Looking deeper at the development of the game, I am faced with a number of non-professional behaviour coming from players and administrators alike, bringing a serious challenge on the future of the game.

For instance, the most recent spate of absenteeism by referees for Pro League matches, could not be justifiable to clubs, players, spectators and all the relevant stakeholders like radio, television, journalists and sponsors.

Many matches are postponed because of an absence of referees and sometimes, club linesmen are asked to officiate. What an insult to the professional game!

How could a professional league operate on the premise that referees may or may not show up for matches, especially as I am informed (unofficially) that it’s a question of payment.

This is difficult to believe simply because any professional organisation would have had a budget which will include payments for referees, match commissioners, ticket collectors etc.

And even if one is to bypass this huge faut pas, why can’t the match commissioners be instructed to make contact with referees 24 hours before to obtain confirmation that they will attend.

Why can’t the referees who are appointed to officiate at a match not be made to notify the league twenty four hours before the start of the game that they will not attend.

Exactly where is the professional behaviour of these individuals who are either running a business or working for it?

Then there is the question of the registration system, which is not as clear as it should be. There are players who still ply their trade in minor leagues, while they are contracted to professional clubs. Some players have been known to play in the Pro League and also the Zonal associations.

Players under 18 years old are confused as to whether or not they can play for their schools, and/or their professional clubs.

The most recent problem exists with the young players who represent the national U-20 team in the super league and are now debarred from playing for their schools. Why is this situation so difficult to resolve?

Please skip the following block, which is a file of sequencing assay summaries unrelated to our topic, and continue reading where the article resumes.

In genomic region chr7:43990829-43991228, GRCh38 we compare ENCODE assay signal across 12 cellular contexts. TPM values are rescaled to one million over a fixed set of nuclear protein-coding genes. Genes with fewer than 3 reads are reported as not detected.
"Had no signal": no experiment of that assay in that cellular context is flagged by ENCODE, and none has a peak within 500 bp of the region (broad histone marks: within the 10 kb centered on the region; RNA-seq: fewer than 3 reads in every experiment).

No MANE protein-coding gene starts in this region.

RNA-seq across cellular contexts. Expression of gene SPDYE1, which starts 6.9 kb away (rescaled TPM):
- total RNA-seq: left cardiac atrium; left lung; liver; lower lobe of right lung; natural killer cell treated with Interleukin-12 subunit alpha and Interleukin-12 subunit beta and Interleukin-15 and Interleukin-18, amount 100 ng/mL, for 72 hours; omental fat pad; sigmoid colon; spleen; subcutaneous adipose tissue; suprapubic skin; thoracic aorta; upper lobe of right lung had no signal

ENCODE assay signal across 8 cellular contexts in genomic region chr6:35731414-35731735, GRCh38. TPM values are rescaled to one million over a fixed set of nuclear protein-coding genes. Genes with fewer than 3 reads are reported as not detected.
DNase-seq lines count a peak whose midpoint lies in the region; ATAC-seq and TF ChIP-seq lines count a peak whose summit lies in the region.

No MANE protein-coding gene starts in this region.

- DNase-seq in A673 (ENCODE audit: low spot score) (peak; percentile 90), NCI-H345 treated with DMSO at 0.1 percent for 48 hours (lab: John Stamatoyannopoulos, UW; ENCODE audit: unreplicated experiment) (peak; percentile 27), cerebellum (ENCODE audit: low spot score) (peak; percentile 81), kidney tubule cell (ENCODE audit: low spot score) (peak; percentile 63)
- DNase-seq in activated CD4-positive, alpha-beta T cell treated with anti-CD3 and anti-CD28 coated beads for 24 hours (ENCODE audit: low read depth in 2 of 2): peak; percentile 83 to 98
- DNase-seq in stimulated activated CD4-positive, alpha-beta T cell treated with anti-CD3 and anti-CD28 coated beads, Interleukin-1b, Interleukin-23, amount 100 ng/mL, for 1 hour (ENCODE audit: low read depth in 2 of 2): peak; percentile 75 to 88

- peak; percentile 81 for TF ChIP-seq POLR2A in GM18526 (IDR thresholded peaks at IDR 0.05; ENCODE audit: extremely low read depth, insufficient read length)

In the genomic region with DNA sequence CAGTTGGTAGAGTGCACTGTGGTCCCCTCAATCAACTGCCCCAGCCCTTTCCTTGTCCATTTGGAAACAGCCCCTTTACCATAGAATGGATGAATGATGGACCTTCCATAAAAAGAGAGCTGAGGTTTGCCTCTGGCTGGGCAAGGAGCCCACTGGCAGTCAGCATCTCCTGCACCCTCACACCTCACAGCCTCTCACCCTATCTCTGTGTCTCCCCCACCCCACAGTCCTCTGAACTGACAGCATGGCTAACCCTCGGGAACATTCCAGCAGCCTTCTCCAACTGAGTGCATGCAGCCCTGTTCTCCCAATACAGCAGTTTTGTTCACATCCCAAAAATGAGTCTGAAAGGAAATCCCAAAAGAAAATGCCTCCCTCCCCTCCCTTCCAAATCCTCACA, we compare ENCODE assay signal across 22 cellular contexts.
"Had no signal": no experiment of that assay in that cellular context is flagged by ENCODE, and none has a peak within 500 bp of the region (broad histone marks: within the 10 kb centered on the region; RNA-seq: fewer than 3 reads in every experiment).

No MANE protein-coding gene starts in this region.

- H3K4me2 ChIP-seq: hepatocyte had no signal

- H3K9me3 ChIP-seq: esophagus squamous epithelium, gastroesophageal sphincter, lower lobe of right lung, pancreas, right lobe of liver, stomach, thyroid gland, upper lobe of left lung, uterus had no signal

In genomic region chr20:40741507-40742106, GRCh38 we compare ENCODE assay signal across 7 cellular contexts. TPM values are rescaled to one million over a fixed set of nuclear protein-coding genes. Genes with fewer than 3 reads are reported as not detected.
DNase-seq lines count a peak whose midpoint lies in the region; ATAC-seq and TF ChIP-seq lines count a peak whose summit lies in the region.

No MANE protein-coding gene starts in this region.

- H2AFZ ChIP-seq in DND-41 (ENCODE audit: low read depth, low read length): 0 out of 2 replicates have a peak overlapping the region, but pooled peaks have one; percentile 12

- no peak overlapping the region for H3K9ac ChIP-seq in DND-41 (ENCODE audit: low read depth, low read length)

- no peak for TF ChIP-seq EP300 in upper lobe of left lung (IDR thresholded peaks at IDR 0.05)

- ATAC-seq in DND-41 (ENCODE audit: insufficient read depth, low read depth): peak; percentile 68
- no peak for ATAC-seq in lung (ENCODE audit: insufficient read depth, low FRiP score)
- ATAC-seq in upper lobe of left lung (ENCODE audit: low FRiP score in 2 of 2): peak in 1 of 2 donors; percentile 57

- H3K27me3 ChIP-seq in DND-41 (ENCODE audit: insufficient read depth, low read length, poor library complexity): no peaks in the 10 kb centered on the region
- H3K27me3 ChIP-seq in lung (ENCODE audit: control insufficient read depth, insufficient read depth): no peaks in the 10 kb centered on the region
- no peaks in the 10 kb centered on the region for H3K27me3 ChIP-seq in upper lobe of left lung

These problems tend to affect players and sometimes we are unable to see the connection between their performances and the indecisiveness that surrounds them.

Then we have the full fledge “pros” who lack the understanding as to what are their roles in the clubs. Some are known to play two good games (in their opinion) and suddenly ask for more money. There are cases where young players are persuaded by their agents to jump on a plane and travel abroad for try outs with another professional club, without notifying their local clubs (to whom they are contracted).

Others miss matches for their clubs because they wanted to spend a day or two with loved ones abroad.

In the final analysis, some of us take a look at these players at the national level and are quick to blame coaches for their poor performances.

I humbly ask the administrators of the ProLeague to get their act together so that they can make stronger demands on the clubs and players under their control.

There will be so much more support from the business sector, the government, and the fans, if there is efficiency in one’s management.

Football in any country can only improve when all the components are being managed properly, whether it be referees, match commissioners, players, coaches, or administrators themselves. Nothing shorter than the best will take us forward.